[51]    Thirdly, I do not think that application of some of the attributes of civil proceedings or denial of some of the protections of criminal proceedings can be determinative of the standard of proof to be applied.  I do not think it matters that the method of admitting evidence is more relaxed before the Dentists Disciplinary Tribunal than in criminal proceedings.  I agree with the views expressed by Justice Brennan in Re Winship [(1969) 397 US 358] that it is important not to misapply “labels of convenience”.  For some purposes it may be necessary to classify disciplinary proceedings as civil or criminal.  It was necessary to do so, for example, in Complaints Assessment Committee v Medical Practitioners Disciplinary Tribunal [[2006] 3 NZLR 577], for the purpose of deciding whether privilege was according to the provisions applicable to civil or criminal proceedings.  (It was unnecessary in that case to consider the question of the standard of proof.)  But it should not be assumed that a classification for one purpose is a classification for all purposes.  And even where proceedings are properly classified as civil, it does not mean that the standard of proof to be applied is the balance of probabilities.  That is illustrated by McCann.  There, the House of Lords classified the procedure for making anti-social behaviour orders as civil for the purpose of application of the civil rules of evidence, allowing hearsay evidence to be admitted.  That classification did not however determine the standard of proof.  Lord Steyn held that the magistrates should apply the criminal standard in deciding whether a defendant had acted in an anti-social manner.  This approach, he thought, would “facilitate correct decision-making and should ensure consistency and predictability in this corner of law”.  Lord Hope, in the same case, emphasised that the classification of the proceedings as civil did not determine the standard of proof:

But it is not an invariable rule that the lower standard of proof must be applied in civil proceedings.  I think that there are good reasons, in the interests of fairness, for applying the higher standard when allegations are made of criminal or quasi-criminal conduct which, if proved, would have serious consequences for the person against whom they are made.

Lord Hutton, who delivered the other concurring judgment, also endorsed application of the criminal standard of proof.

[52]    Lord Hope’s view that the standard of proof to be applied is determined by the interests of fairness is the approach adopted in respect of professional disciplinary proceedings by the Privy Council in McAllister.  What was of “prime importance” was that the charge and conduct of the proceedings should be fair in all respects.  Lord Hope’s conclusion that fairness requires the criminal standard to be applied when allegations of a criminal or quasi-criminal nature are made accords with the cases cited in para [33] that the criminal standard, or something indistinguishable from it, applies in professional disciplinary proceedings where serious allegations are made.  It should be noted that the consequences of significant penalty and stigma are much more serious in the case of charge found proved by the Dental Disciplinary Tribunal than is the case with the anti-social behaviour orders considered in McCann.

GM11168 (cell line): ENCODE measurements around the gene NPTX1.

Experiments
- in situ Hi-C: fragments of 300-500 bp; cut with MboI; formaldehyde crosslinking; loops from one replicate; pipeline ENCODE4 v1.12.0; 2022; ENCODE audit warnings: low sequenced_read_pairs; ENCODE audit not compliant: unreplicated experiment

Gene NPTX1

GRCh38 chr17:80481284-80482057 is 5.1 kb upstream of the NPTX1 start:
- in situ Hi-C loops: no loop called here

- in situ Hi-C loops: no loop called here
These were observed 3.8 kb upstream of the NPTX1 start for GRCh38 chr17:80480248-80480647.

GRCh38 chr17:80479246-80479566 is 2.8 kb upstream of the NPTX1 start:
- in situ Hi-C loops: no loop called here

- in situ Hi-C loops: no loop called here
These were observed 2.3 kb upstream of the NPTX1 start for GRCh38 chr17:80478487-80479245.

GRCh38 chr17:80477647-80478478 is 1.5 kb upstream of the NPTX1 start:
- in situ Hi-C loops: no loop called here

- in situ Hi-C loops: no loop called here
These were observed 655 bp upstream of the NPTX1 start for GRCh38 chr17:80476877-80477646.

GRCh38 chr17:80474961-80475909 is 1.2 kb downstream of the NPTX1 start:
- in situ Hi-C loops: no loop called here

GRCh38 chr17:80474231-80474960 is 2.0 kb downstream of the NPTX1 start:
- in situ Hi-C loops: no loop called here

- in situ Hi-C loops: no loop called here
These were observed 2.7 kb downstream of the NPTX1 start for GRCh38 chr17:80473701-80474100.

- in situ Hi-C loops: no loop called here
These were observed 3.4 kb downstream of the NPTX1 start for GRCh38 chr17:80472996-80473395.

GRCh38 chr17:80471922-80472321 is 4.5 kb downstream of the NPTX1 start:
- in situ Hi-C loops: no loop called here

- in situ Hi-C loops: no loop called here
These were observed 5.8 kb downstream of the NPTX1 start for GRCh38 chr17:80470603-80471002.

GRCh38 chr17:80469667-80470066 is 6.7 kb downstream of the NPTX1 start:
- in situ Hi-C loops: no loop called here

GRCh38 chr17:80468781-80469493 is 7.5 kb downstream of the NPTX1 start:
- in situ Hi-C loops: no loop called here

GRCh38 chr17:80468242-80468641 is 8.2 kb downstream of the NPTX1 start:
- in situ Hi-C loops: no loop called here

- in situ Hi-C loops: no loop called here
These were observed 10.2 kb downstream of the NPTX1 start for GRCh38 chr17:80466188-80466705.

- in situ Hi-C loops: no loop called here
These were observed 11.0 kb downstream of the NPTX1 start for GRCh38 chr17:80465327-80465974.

[53]    Fourthly, I do not think that the standard of proof is affected by the purpose of professional disciplinary proceedings in maintaining professional standards, for the protection of the public.  As Justice Brennan put it in Re Winship, “civil labels and good intentions” do not overcome considerations of fairness.  In a later case, Justice Blackmun expressed the view that, despite the protective intent of delinquency orders, where significant stigma or penalty could result, it offends “fundamental fairness” for less rigorous standards of proof to be applied than in criminal proceedings.

[54]    Finally, it seems to me that the scheme of the statutory grounds contained in s 54 provides support for application of the criminal standard of proof.  Section 54(1) permits the Dentists Disciplinary Tribunal to impose penalties under s 55 where “the practitioner … [h]as been convicted … of any offence punishable by imprisonment of not less than 3 months” and the Tribunal considers that the circumstances of the offence “reflect adversely on the practitioner’s fitness to practise as a dentist …”.  In most cases of serious criminal conduct in the course of practise it is to be expected that prosecution will follow.  In such cases, the Tribunal will act on proof of a conviction that will have been obtained according to criminal procedure and upon proof beyond reasonable doubt.  In cases where it will not be an abuse of power for the Complaints Assessment Committee to bring a charge ahead of or instead of allowing the criminal process to be completed (the topic I next address), dissonance between the standard of proof according to the sequence followed in the particular case sets up potential inconsistencies in treatment and could conceivably lead to perverse incentives in choice of forum.  It is difficult to think of any adequate reason for difference.

[55]    In conclusion, the standard of proof depends upon what is required for reasons of fairness.  The standard of proof beyond reasonable doubt protects against error in decision-making.  It promotes consistency.  All charges under s 54 are serious.  Where serious disciplinary charges are brought under statutory process in circumstances where substantial penalties may be imposed and damage to reputation and livelihood is inevitable if adverse findings are made, fairness requires application of a higher standard of proof than one on the balance of probabilities.  The application of such standard is supported by authority and is consistent with the functions and scheme of the Dental Act.’